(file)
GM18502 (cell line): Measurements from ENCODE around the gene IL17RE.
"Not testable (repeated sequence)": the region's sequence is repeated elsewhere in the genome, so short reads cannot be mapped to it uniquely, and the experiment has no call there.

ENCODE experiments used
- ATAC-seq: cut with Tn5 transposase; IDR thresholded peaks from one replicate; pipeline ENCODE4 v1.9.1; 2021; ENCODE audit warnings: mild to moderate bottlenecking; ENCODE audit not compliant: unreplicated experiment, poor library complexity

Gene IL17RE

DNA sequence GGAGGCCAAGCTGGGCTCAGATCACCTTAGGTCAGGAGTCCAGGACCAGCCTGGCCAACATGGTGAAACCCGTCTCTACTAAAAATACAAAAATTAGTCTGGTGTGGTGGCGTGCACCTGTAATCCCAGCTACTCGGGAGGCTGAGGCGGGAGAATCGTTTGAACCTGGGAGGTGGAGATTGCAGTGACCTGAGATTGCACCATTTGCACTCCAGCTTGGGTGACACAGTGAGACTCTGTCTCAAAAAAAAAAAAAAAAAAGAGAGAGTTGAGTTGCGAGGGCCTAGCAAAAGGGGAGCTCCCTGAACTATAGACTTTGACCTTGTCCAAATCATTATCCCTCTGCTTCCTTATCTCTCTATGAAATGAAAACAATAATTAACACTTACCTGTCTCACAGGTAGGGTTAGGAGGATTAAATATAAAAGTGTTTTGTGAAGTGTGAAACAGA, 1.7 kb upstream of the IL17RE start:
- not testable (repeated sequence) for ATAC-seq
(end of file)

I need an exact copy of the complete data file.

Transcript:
GM18502 (cell line): Measurements from ENCODE around the gene IL17RE.
"Not testable (repeated sequence)": the region's sequence is repeated elsewhere in the genome, so short reads cannot be mapped to it uniquely, and the experiment has no call there.

ENCODE experiments used
- ATAC-seq: cut with Tn5 transposase; IDR thresholded peaks from one replicate; pipeline ENCODE4 v1.9.1; 2021; ENCODE audit warnings: mild to moderate bottlenecking; ENCODE audit not compliant: unreplicated experiment, poor library complexity

Gene IL17RE

DNA sequence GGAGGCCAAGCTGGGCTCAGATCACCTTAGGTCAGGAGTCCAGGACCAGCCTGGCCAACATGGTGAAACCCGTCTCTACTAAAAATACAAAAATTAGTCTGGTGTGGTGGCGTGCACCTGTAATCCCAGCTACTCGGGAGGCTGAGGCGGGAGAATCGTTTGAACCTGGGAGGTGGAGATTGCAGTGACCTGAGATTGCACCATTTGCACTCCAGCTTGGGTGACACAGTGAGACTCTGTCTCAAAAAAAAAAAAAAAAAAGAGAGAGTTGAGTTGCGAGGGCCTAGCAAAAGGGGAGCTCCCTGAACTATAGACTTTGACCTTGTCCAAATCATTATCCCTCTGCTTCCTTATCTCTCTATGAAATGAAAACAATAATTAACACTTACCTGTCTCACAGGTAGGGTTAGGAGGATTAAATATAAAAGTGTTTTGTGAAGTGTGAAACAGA, 1.7 kb upstream of the IL17RE start:
- not testable (repeated sequence) for ATAC-seq